Newburyporters have a long history of banding together to protect local institutions. Two items along these lines came into the headlines this past week, and are worthy of consideration.
The first is one of Newburyport’s oldest landmarks, Frog Pond. The pond is the centerpiece of Bartlet Mall, the city’s central promenade on High Street. It’s suffering from the long-term effects of “living” in an urban setting.
Though its steep sides and isolated location lead some newcomers to think it is manmade, it is in fact a natural pond, formed by glaciers millennia ago that created a deep gouge in the earth that Mother Nature filled with fresh water. It’s an anomaly on our landscape. Unlike the vast majority of our ponds and lakes, there are no streams leading into it or out of it. The pond’s unique siting, and its inability to naturally “flush” itself, makes it vulnerable to our chemical-laden world.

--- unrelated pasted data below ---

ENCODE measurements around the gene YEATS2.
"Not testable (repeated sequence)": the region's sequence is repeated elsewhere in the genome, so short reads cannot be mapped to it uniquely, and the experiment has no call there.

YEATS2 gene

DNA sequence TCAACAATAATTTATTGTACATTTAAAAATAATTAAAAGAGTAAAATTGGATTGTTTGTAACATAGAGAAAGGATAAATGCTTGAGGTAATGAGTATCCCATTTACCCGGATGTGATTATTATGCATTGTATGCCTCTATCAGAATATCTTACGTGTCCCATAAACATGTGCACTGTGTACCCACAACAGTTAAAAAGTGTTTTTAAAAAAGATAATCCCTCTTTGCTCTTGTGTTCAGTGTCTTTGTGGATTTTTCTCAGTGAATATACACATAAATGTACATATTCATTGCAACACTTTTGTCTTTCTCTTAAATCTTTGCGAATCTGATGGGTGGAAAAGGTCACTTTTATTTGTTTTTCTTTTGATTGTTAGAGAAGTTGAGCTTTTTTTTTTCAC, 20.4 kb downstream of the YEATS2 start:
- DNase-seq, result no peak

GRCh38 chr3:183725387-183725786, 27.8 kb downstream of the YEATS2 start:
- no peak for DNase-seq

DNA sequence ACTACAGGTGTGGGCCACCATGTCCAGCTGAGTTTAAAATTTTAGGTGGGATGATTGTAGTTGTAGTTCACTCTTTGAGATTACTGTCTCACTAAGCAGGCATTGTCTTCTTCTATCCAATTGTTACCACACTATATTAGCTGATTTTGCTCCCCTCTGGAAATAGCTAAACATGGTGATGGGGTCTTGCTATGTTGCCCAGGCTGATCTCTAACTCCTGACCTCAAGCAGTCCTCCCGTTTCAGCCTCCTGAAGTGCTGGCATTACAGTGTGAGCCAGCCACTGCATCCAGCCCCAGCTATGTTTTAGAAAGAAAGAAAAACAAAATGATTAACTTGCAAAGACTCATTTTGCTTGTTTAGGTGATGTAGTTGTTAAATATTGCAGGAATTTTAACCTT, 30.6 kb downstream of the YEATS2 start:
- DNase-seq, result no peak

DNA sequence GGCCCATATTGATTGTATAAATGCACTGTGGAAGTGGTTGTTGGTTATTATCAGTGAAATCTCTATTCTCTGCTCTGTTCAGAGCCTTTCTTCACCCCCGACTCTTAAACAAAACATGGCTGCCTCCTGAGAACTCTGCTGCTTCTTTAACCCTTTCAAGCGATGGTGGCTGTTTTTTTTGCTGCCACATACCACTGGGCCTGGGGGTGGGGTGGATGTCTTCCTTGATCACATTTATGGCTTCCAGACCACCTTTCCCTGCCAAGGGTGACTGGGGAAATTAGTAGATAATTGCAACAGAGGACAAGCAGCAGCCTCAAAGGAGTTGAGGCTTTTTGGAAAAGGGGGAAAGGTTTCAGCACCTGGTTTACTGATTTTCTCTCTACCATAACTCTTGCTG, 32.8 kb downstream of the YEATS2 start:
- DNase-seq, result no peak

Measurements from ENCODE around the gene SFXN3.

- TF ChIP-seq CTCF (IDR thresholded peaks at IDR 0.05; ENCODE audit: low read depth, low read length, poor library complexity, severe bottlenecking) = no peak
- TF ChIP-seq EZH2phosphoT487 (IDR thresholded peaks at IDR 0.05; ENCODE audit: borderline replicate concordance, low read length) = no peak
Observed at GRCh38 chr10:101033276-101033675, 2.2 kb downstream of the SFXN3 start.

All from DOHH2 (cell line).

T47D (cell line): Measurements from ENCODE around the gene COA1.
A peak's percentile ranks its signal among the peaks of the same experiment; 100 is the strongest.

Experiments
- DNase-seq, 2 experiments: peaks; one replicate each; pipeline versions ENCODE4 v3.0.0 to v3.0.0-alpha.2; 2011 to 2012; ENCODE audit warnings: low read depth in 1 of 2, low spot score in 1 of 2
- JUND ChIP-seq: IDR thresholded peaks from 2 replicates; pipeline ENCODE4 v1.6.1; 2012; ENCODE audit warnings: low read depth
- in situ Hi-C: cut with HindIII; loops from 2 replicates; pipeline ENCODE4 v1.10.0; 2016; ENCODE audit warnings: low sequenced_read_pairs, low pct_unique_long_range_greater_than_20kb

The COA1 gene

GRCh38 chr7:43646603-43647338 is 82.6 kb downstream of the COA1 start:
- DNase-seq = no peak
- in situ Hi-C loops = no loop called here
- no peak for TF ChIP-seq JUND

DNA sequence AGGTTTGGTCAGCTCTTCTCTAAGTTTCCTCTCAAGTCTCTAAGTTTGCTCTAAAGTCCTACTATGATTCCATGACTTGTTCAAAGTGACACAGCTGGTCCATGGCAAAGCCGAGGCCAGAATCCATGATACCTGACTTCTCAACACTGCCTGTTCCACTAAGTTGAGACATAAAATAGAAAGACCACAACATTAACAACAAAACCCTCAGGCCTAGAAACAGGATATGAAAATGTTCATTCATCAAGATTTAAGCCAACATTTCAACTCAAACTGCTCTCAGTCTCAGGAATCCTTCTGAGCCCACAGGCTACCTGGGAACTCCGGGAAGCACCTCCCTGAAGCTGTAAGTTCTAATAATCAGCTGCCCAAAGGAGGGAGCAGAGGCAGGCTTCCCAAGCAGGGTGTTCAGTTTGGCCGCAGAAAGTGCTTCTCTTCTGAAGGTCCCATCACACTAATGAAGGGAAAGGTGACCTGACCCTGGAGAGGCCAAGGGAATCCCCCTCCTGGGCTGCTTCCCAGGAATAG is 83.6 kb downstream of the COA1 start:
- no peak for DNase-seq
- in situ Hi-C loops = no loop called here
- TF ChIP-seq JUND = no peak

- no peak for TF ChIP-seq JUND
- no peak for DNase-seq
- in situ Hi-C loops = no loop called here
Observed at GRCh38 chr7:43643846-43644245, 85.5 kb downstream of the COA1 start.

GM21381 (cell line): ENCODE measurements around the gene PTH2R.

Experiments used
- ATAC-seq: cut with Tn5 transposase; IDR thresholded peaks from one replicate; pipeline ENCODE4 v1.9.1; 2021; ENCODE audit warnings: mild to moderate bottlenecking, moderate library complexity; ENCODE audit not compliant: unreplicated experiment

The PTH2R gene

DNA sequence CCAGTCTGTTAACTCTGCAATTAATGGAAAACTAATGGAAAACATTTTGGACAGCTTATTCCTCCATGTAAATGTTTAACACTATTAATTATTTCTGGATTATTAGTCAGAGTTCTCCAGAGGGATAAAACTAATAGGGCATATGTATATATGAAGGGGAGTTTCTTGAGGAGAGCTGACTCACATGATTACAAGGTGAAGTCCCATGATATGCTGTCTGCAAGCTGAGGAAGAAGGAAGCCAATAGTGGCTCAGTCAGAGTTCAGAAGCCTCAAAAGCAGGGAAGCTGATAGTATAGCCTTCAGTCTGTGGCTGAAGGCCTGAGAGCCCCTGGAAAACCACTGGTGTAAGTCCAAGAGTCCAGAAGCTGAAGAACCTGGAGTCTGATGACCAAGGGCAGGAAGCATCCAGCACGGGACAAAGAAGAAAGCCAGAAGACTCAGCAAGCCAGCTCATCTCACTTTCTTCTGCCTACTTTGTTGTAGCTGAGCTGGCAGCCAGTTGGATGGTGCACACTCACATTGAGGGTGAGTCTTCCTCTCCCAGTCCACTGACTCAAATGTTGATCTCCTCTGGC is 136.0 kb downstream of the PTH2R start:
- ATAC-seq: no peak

For decades, Newburyport has tried to keep the pond vibrant and hospitable to frogs and fish, and to control the unhealthy chemical content in the water. There’s been successes over the years, but in recent times it’s been a losing battle. One of the most recent signs of that was Yankee Homecoming Committee’s decision to not hold the popular Canoe Tilt event in the pond, due to the poor water quality.
Hats off to the volunteers on the Bartlet Mall Commission and city employees such as Lise Reid, who have been trying for months to find a solution. One solution has presented itself, though it may be costly — a treatment proposed by Amesbury-based Higgins Environmental Associates would remove the harmful levels of phosphorus and return the pond to a more natural state. Estimated cost is $60,000 for the initial treatment, plus a need for regular maintenance. There are also other cleaning methods available.